Wednesday, January 30, 2008
Economist LINK and a an Amazon blog that poses the technology addiction question LINK
Sunday, January 27, 2008
This is from a person who for many years has not owned a car. She and her husband bike everywhere, even in winter, but finally decided to buy a Honda Fit because it was a small, fuel efficient car that could fit their tandem. You can go on to read their wonderful tales of bicycling and New Zealand, among other topics. LINK
OtterBox makes has a very well made (though bulky) case for the 8800 (and Pearl, 8700 and 7200). While not fully waterproof, these are certainly highly water and dust resistant and provide great protection for BlackBerrys in extreme environments. My only criticism is that the hard part of the case creates a ridge just above the trackball, making use of the trackball and the keys to the left and right of it slightly harder to use. Otterbox LINK and BlackBerry Cool LINK.
Another set of nice cases are available from Seido (LINK). If you really have money to blow, buy an OtterBox and combine its keyboard membrane with the Seido Hybrid Crystal Case (LINK) to make a sleek, water and dust resistant case without the bulk (but of course less of the protection) of the OtterBox.
Friday, January 25, 2008
"The other unspoken divide is about economics: Gore and Friedman favor raising the cost of carbon. Page and Brin see a victory in reducing the price of the clean energy. Tax versus investment."
BuzzMachine LINK via Earth2Tech LINK
Thursday, January 24, 2008
Enhanced Messaging and Collaboration
The BlackBerry Enterprise Solution is a complete, end-to-end wireless platform that extends the benefits of an organization's messaging and collaboration environment to mobile users. Updates to the BlackBerry Enterprise Server and BlackBerry device software1 will enable customers to further enhance usability and increase end-user productivity.
- Document Downloading and Editing – As a result of the integration of the ‘Documents To Go® by DataViz®’ software with the BlackBerry platform, users will be able to edit Microsoft® Office Word, PowerPoint® and Excel® files2 directly on their BlackBerry smartphone.
- Remote Search for Messages – Users will be able to search for and retrieve email messages from their email server even if the message is no longer stored on their BlackBerry smartphone.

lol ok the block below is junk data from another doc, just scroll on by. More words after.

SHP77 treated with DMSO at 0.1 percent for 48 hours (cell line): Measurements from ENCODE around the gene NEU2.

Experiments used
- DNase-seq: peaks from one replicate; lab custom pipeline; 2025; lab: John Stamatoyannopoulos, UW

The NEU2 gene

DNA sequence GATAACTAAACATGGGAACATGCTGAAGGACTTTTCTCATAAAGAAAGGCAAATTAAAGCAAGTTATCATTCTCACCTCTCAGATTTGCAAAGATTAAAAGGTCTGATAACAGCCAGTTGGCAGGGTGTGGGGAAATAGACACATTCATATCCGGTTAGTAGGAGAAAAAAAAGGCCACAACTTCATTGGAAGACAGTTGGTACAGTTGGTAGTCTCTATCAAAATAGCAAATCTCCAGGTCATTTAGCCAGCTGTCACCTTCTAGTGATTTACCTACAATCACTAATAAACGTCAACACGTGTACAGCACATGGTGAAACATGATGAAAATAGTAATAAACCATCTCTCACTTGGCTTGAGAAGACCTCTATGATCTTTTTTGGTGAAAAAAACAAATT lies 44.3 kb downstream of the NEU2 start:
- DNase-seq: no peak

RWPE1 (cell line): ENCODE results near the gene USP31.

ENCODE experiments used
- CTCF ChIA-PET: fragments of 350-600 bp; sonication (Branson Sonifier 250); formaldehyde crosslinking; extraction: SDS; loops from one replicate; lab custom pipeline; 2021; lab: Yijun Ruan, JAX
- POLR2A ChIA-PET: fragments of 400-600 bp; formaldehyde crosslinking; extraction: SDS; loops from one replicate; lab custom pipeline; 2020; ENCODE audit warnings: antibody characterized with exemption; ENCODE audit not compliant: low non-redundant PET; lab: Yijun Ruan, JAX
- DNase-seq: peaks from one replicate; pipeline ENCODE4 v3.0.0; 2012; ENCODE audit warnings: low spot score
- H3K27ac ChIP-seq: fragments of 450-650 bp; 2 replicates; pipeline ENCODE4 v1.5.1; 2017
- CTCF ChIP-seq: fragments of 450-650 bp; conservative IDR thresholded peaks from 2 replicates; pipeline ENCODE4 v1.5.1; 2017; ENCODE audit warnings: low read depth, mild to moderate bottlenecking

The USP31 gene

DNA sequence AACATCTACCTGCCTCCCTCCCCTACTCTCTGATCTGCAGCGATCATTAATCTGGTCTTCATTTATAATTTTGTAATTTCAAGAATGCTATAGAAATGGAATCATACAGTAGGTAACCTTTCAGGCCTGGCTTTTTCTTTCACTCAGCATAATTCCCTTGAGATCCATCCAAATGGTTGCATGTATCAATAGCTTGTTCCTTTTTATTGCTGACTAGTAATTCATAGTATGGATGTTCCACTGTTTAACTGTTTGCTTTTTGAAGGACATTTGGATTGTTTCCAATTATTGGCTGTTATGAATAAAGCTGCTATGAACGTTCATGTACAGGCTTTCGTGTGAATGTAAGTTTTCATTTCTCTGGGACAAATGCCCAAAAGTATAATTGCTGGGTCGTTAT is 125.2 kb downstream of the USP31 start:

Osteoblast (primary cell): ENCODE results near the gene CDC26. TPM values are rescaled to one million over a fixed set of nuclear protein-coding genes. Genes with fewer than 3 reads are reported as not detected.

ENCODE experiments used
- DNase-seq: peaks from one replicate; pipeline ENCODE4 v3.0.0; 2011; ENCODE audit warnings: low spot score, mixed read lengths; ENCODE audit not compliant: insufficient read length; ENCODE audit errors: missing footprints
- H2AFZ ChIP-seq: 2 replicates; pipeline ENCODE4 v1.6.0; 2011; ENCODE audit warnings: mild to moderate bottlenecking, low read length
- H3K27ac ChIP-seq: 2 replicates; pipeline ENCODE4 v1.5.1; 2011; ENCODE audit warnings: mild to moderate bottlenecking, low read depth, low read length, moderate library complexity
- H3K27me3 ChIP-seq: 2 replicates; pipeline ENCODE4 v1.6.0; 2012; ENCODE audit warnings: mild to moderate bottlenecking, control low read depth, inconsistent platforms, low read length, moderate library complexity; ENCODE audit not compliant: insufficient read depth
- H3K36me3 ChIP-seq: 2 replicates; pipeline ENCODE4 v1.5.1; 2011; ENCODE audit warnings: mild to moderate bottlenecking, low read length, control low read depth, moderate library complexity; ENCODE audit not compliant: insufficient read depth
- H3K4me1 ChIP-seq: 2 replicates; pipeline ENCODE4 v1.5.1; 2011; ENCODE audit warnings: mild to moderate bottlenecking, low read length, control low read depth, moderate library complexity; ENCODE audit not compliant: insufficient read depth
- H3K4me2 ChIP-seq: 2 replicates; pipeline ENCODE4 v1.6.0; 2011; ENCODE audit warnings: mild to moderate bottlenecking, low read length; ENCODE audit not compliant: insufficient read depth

- Free-Busy Calendar Lookup – Users on the go will be able to check the availability of colleagues before sending a meeting request.
- HTML and Rich Text Email Rendering – BlackBerry smartphone users will be able to view HTML and rich text email messages with original formatting preserved including font colors and styles, embedded images, hyperlinks, tables, bullets and other formatting.
- Advanced Enterprise Instant Messaging and Presence – New features for users running IBM Lotus Sametime® and Microsoft Live Communications Server will include improved address book integration, IM contact “click to call”, IM session “convert to call” and advanced emoticon support, allowing co-workers to collaborate and communicate more effectively using their BlackBerry smartphones.
Sunday, January 20, 2008
Thursday, January 17, 2008
I really should be doing real work, but since you asked . . . comparison of the new Macbook Air with the standard in ultraportables on the PC side, the Lenovo ThinkPad X61s. Both have full size keyboards. Both are lightweight. Both don't have optical drives.
Air, of course, runs OSX and can also run Windows vs. ThinkPad only able to run Windows
Air has a 13.3 inch screen capable of 1280 x 800 vs. ThinkPad 12 inch capable of 1024 x 768
Air has backlit illuminated keys vs. ThinkPad light that shines down, illuminating the keyboard (which doesn't work very well, I might add)
Air has iSight and microphone (and of course, the wonderful iChat video conferencing)
Air has LED screen (lower power consumption)
Air has gesture capable trackpad, though ThinkPad has that nubby eraser pointing device which I personally love
Air is thinner: dimensions: Air 12.8 x 8.94 x 0.16-0.76 | ThinkPad 10.5 x 8.3 x 0.8-1.1
Processor is the same speed, same type (al beit the Air has a modified, smaller Core 2 Duo)
ThinkPad can be configured to be almost 0.25 pounds LIGHTER than Air
ThinkPad can be configured with up to 4gB RAM, user upgradeable, instead of only 2gB
ThinkPad has unquestionably a better keyboard, but both are full sized
ThinkPad can be configured with faster and >2x larger hard drive--and it's user replaceable
ThinkPad has 3 USB ports, vs 1 for the Air.
ThinkPad has Firewire (aka 1394)
ThinkPad has built-in modem
ThinkPad has built-in Ethernet
ThinkPad has built-in cellular modem (X60 is Verizon and X61 is AT&T)
ThinkPad has user removable and replaceable battery
ThinkPad has available fingerprint reader
ThinkPad has available docking station
ThinkPad has built-in SD card slot
ThinkPad has built-in PCMCIA card slot
and again, with all that it's lighter!!